A View from Memorial Bank – The Coronavirus Crisis: 1.5.20.

What a Cup Final – Thursday 28th April 1988

This glorious spell of dry sunny spring weather has been briefly interrupted by a drop of rain, making the Malleny pitches look greener than ever. Almost to the day 32 years ago, the weather pattern was very similar but the pitch at Meggetland, devoid of much grass, particularly in front of the old stand had dried to concrete and this produced clouds of dust as the opposing teams charged up and down. It was a bright Thursday evening and the occasion was the Final of the prestigious Wiggins-Teape Trophy in front of a huge crowd, estimated to be between two and three thousand spectators.

Boroughmuir, having beaten Stewart’s/Melville and then Corstorphine in the previous 1986 and 1987 Finals were going for a hat-trick of wins. They had overcome Edinburgh Accies at the semi-final stage the previous week, 17 pts to 9 pts, and now their opponents were the local team making all the headlines, Currie RFC. The Malleny outfit, under the guidance of Head Coach Graham Hogg and Captain Peter Farrar had rapidly risen through the National Leagues and were sitting high in Division 2. They had caused something of a shock in their semi-final by defeating Heriot’s, 25 pts to 12 pts, and the big Meggetland crowd was anticipating another possible upset.

The match did not disappoint. The rip-roaring Final was exciting end-to-end stuff with Currie always looking dangerous and nosing ahead in the second half. ‘Muir were experienced and could make the most of any opportunity, which they eventually did, well into the final quarter. As the minutes ticked down it was all Currie; waves of attacking play never moved from the ‘Muir 22. They even went over the line, but the ball was held up and the final whistle brought relief for Boroughmuir and disappointment for the Currie team and their supporters. As the newspapers reported the next day – it was very close, but this display of top class rugby proves that Currie can certainly live with the ‘Big Boys’: not bad for a Club that had borrowed jerseys from Boroughmuir less than 20 years ago so that they could fulfil their very first rugby fixture.

The Currie Team on 28. 4. 1988. – 15 B. Reekie, 14 S. Tidy, 13 A. Donaldson, 12 B Rogers, 11 C. Smith, 10 J. Cockburn, 9 R Hurst. 8 E. Stewart, 7 A. Elms, 6 I. Russell, 5 D. Peacock, 4 D Boyle, 3 G. Hurst, 2 P. Farrar, 1 J. Henderson.                         Referee J. M. Fleming.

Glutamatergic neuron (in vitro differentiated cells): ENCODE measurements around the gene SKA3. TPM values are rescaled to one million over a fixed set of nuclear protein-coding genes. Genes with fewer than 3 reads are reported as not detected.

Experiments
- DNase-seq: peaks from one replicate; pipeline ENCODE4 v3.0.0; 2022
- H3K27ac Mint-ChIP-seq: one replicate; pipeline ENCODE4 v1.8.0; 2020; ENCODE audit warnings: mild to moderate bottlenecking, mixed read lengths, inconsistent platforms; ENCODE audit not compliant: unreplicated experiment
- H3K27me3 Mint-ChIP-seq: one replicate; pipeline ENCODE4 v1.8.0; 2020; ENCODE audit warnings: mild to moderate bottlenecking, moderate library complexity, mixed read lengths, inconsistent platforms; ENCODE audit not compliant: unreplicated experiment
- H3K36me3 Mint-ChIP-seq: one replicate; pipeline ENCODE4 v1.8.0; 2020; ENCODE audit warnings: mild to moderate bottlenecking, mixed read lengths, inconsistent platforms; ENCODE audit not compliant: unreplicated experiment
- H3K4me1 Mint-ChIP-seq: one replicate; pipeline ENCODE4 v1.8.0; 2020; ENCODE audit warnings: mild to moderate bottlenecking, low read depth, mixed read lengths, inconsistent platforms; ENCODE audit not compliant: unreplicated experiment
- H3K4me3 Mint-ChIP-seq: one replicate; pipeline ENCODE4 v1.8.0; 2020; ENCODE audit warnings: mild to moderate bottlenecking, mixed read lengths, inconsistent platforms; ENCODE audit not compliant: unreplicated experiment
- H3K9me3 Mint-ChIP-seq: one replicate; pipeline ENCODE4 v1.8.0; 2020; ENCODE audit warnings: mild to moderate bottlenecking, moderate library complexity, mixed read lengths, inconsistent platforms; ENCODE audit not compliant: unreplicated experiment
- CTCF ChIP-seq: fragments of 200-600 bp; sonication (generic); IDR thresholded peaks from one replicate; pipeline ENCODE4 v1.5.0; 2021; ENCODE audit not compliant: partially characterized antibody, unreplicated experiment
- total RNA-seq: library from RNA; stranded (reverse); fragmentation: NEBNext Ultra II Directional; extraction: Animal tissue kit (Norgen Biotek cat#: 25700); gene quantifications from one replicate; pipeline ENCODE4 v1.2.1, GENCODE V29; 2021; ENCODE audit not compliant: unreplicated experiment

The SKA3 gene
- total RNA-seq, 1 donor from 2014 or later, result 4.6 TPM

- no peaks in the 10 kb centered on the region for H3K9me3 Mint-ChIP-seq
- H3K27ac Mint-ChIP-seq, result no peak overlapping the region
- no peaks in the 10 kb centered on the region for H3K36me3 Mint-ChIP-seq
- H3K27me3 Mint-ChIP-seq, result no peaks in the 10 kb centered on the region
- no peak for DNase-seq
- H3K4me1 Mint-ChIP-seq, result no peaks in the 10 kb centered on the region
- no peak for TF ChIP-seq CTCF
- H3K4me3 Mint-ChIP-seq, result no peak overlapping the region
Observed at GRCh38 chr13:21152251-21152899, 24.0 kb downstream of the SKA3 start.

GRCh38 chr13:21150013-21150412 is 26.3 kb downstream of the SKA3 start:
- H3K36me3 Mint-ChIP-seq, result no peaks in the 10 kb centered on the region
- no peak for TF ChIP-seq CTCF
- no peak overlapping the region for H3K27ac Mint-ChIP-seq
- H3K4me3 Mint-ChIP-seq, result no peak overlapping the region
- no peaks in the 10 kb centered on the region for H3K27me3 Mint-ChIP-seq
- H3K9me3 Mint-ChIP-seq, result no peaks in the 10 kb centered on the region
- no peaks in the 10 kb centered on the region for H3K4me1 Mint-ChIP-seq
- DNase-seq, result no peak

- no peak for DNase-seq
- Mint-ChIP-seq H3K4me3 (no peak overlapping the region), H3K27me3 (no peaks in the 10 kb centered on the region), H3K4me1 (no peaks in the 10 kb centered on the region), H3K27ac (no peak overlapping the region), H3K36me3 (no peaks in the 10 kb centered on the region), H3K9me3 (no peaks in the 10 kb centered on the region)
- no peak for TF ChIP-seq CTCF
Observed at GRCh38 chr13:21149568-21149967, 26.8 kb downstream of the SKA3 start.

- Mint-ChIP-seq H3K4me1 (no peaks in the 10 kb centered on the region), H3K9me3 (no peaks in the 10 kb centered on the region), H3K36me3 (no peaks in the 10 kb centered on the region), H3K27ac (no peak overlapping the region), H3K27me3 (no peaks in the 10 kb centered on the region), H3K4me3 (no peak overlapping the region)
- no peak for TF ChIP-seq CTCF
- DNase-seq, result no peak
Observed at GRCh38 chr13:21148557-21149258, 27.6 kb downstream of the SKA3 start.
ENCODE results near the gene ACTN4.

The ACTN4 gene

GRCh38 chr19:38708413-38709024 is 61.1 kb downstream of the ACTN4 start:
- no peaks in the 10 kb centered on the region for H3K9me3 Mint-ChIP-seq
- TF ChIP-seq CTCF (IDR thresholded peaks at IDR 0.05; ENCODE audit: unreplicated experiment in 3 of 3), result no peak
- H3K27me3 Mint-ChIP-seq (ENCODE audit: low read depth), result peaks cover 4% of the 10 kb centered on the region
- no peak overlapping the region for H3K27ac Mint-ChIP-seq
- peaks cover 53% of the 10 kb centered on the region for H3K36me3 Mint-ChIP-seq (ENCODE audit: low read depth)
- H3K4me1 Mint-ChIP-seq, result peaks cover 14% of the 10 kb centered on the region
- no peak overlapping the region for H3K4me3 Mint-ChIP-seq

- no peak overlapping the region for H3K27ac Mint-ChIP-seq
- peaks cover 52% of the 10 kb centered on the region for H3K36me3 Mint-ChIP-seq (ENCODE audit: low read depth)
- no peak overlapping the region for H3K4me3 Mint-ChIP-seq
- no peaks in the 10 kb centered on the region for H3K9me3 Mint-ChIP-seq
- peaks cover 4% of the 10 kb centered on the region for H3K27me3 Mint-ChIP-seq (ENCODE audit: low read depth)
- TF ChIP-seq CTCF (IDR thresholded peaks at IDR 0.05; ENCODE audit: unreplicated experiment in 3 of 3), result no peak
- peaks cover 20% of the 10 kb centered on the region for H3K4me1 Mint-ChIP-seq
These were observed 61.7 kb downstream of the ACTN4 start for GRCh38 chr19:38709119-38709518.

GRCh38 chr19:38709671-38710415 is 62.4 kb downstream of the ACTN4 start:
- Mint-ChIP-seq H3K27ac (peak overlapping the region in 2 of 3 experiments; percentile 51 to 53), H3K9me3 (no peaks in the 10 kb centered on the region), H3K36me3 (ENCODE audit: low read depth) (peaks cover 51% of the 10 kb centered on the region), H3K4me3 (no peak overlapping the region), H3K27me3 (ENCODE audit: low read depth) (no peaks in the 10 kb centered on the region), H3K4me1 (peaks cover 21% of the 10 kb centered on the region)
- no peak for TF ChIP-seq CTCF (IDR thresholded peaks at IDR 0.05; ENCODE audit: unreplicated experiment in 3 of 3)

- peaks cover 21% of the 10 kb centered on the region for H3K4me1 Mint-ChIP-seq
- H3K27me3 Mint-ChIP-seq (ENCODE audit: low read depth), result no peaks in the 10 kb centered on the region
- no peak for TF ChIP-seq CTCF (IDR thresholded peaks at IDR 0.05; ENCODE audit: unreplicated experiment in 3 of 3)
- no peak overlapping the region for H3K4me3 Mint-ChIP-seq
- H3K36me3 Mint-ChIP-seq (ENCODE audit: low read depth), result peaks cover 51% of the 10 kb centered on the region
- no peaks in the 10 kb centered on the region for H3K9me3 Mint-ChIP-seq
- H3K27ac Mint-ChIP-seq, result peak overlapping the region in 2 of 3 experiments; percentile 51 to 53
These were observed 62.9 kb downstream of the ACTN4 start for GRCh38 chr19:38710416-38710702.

Spectator crowds back in 1980s/90s were good, and to a certain extent Currie and some other clubs can still boast of a healthy following. Our Murrayfield leaders seem to be spending a lot of time and effort recruiting and coaching players away from the club scene: perhaps they should be exerting more energy towards spectators and getting people to watch local rugby stars on a Saturday afternoon. At present we wonder when any crowds will be back to watch rugby? Sports organisations are meeting with the Scottish Minister, Joe Fitzpatrick, next week to discuss proactive scenarios regarding a sensible return to competition. No doubt the people at this meeting will mainly be concerned with professional sport as they fathom ways of paying the bills, with their coffers draining rapidly. Predictions seem to imply that no large gatherings will be allowed until the autumn, or indeed longer, before we start playing again. The question they will all be asking is how will my organisation survive? Even if a small club has operated with no bar or function room, will the membership subscriptions, sponsorship money from a local benefactor and other avenues of income continue without any club matches? In these worrying times many clubs will struggle to survive, and yet we hear of more players being added to a hefty SRU payroll; cutting your garment according to the cloth? The Union have allocated money to a ‘Clubs Hardship Fund’ but this looks like peanuts compared with what may be needed to keep the club game afloat. Without a strong club structure, you will be looking at a rather wobbly professional scene. In these anxious times I hope a visionary group at Murrayfield are thinking about a frugal future.   I.J.S – 1.5.20.